Please reread. The point was that OS cannot suppress something that never existed, and once something existed, it can still be seen in various caches or through other matters (even if its for only a limited time). The damage of an oversighter is very limited, especially seeing as how a crat could approve multiple admin bots that could block everyone, delete all pages, etc. Ottava Rima 21:21, 9 February 2010 (UTC)
I understand your point, I'm just more used to thinking in a "reversible vs. irreversible" manner: While annoying, a group of adminbots could be reversed, and most actions of a bureaucrat can be as well (I plead en:WP:BEANS here). Certainly the most potentially damaging user groups would be checkuser and steward, by both our measures, would you agree? Sukida 21:32, 9 February 2010 (UTC)
As a note - OS and CU fall under Ombudsman check if there was ever a big incident, but there doesn't really seem to be any real authority to deal with an abusive Crat, except if a group of people could rally together on meta. But if a project has 10 people and 6 dissent, then 6 would not seem like enough to de-Crat a Crat. There is no real check there to the power. If a project has 10 people and they all decide that they want a Crat and the Crat to have a bot that blocks anyone but the original ten from editing and the rest, what is there to really stop such a thing? Etc etc etc. The hope is that a project with at least 20 people is large enough to organize and deal with problems. It is far easier to tyranize over a group of 5 people than a group of 20. Ottava Rima 21:54, 9 February 2010 (UTC)
Stewards would act in both those situations. We have them for a reason. And we hope they have the ability to look at what is happening and come to a reasonable solution of decratting if the situation warrants it. Tyranizing is not as easy as you seem to think it is. -Djsasso 03:41, 10 February 2010 (UTC)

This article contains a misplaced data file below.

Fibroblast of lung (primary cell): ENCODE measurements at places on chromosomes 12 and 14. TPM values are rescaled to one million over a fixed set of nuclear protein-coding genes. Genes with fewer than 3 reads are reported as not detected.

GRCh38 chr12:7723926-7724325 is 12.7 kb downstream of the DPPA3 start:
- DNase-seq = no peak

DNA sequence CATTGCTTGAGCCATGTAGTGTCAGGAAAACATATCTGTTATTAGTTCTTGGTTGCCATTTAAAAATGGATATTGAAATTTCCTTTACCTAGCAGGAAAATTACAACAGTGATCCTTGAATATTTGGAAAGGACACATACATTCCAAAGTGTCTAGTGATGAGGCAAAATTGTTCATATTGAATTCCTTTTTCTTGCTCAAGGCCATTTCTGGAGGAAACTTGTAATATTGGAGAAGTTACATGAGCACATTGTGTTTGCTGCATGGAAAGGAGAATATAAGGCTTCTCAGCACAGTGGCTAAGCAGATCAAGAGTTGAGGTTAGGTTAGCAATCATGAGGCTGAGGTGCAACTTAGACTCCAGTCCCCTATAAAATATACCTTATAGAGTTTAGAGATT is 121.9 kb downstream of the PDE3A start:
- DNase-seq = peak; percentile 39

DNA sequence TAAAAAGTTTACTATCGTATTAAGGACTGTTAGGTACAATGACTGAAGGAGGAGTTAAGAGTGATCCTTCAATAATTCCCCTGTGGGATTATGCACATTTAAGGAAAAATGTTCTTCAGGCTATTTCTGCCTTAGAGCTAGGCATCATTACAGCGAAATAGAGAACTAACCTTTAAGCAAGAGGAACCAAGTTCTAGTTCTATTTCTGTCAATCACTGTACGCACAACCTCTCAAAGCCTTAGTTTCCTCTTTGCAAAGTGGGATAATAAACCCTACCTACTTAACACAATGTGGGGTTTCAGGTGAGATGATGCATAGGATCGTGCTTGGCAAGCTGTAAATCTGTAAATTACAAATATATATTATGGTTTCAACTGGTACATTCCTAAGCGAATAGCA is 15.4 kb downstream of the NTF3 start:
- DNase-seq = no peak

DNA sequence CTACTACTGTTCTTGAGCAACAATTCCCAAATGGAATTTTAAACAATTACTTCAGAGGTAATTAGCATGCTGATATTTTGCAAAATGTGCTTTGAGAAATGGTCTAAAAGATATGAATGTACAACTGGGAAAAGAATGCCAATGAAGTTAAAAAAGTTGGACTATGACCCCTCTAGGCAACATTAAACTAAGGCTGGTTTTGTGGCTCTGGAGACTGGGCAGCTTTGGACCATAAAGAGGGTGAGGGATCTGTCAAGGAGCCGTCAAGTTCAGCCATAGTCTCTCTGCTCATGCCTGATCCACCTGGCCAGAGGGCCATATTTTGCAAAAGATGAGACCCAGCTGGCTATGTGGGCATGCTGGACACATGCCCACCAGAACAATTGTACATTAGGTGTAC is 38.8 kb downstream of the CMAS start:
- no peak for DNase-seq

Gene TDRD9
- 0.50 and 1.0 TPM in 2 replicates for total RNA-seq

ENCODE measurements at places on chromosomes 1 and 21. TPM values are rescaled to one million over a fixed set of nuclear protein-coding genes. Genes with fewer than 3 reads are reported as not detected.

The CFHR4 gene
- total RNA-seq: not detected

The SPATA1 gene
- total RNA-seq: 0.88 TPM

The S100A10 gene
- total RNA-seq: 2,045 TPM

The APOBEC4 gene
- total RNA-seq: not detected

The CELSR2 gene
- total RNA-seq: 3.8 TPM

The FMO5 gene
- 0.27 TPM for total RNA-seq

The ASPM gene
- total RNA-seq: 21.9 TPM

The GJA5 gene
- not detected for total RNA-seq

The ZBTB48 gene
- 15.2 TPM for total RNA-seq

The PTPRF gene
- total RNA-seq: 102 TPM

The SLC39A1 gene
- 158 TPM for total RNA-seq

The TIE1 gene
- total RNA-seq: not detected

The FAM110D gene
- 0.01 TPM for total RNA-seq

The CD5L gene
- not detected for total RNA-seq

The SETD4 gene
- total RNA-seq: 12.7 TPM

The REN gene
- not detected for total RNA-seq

Instead of restrictions offered here it is necessary: to allow to vote in any cases for removal of a flag of the bureaucrat. It clean all suspicions. If the bureaucrat does not arrange - always it is possible to re-elect it! SergeyJ 01:33, 10 February 2010 (UTC)
It is a problem not only small projects, but also big. It is necessary to give simply freedom to participants to re-elect those whom it wants. All other criteria are not effective and decided. Why simply not to give the chance to express freely will (1) for assignment of a flag (2) for flag removal SergeyJ 01:40, 10 February 2010 (UTC)
Free will? I'm confused as to what you are trying to say. Simply put, my opinion is that a project that has less than 20 active people is far too small to be a project in any regard and if that many is unwilling to vote in an election, then they do not have the dedication to the project. It would seem odd to have projects floating about with 5 people who are all crats and basically dominate some obscure place no one else wants to go to. It definitely does not seem like a good use of resources and the imbalance of the structure would make it less inviting for new people. Ottava Rima 03:14, 10 February 2010 (UTC)
I would actually say if the people can't be bothered to vote in elections and stick only to editing, then they are actually more dedicated to the project than those who sit around spending all their time in the bureaucracy of running the wiki. After all the whole point of the wikis are to edit. -Djsasso 03:42, 10 February 2010 (UTC)
Then I think we are at a philosophical divide that will probably not be bridged in the short time that this discussion will last. Ottava Rima 18:47, 10 February 2010 (UTC)
It seems to me you have not understood. All other criteria are not effective and decided. Why simply not to give the chance to express freely will (1) for assignment of a flag (2) for flag removal . Free will = elections, But with any number of participants. Possibility presence at any moment to vote for flag removal eliminates errors which could be earlier. SergeyJ 15:02, 10 February 2010 (UTC)